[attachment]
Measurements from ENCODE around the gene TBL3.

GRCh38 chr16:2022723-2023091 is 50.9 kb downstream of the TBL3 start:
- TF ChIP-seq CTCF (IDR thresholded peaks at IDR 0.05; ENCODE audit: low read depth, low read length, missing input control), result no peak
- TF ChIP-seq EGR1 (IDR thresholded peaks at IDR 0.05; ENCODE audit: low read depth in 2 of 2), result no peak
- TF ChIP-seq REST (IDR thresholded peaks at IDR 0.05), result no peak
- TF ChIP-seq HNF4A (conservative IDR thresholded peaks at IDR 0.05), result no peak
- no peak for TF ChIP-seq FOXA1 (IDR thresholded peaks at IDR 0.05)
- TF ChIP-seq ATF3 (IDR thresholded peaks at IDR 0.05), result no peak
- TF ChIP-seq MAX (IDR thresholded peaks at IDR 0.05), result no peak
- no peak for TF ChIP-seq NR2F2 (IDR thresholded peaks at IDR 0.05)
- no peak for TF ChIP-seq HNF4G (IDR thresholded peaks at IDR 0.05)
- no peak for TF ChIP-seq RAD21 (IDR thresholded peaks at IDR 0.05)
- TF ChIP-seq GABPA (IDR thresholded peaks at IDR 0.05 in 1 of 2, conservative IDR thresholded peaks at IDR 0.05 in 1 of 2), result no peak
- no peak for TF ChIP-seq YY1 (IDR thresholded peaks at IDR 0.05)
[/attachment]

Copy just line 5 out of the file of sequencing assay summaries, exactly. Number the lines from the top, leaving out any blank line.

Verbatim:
- TF ChIP-seq REST (IDR thresholded peaks at IDR 0.05), result no peak